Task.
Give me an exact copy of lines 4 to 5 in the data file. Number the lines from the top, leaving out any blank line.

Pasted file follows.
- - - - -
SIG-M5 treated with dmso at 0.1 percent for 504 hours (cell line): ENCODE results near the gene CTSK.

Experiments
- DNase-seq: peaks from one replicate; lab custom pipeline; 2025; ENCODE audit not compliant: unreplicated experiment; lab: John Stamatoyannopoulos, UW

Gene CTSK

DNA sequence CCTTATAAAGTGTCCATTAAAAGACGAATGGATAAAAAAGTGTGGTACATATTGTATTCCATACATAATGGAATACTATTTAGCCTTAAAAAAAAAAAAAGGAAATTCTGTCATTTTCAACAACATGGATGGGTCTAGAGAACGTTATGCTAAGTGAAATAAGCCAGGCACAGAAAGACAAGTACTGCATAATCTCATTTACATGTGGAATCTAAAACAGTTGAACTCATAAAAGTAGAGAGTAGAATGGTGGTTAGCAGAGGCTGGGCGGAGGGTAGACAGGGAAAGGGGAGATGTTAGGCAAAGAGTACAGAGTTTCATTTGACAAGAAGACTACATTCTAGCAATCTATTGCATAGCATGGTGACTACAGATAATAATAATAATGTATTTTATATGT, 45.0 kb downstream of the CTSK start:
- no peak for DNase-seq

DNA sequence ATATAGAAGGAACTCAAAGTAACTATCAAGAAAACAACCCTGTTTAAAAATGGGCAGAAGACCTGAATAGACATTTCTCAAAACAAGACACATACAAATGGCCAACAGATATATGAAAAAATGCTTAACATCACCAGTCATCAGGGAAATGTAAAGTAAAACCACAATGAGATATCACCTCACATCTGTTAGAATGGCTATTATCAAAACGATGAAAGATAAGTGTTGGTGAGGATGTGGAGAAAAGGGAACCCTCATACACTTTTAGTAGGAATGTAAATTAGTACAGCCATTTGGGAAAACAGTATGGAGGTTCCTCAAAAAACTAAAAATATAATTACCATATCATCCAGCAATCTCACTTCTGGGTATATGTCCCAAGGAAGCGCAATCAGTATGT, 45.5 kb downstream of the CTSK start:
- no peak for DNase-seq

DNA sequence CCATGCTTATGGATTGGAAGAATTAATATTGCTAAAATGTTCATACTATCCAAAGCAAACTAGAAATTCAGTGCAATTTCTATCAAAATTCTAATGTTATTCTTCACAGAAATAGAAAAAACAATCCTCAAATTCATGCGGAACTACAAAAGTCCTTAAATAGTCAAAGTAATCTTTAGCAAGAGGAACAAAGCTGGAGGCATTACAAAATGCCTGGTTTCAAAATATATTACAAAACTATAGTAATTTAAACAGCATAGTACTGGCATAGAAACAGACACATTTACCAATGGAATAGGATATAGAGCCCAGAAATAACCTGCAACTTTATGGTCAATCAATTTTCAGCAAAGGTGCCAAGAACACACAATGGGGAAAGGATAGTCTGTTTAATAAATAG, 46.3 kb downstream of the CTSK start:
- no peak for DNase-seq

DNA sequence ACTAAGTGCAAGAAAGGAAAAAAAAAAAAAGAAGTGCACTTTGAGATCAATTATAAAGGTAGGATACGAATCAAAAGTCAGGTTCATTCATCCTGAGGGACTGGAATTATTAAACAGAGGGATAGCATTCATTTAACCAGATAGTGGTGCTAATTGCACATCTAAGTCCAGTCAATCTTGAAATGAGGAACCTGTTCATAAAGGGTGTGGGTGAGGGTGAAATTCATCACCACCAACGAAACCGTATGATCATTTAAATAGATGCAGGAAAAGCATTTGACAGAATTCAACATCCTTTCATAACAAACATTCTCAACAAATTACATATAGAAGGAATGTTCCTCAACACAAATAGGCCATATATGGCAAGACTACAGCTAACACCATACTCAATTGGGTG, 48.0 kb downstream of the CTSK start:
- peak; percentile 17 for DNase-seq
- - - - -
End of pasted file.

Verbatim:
Gene CTSK

DNA sequence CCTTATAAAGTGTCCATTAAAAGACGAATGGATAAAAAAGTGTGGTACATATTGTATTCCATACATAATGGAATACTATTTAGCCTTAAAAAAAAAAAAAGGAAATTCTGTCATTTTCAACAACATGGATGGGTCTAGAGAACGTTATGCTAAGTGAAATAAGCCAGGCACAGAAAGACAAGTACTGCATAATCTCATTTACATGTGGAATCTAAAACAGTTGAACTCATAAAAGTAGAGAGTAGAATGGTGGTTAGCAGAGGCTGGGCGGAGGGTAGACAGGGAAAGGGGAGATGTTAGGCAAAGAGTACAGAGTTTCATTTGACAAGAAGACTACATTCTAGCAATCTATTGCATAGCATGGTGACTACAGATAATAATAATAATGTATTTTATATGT, 45.0 kb downstream of the CTSK start: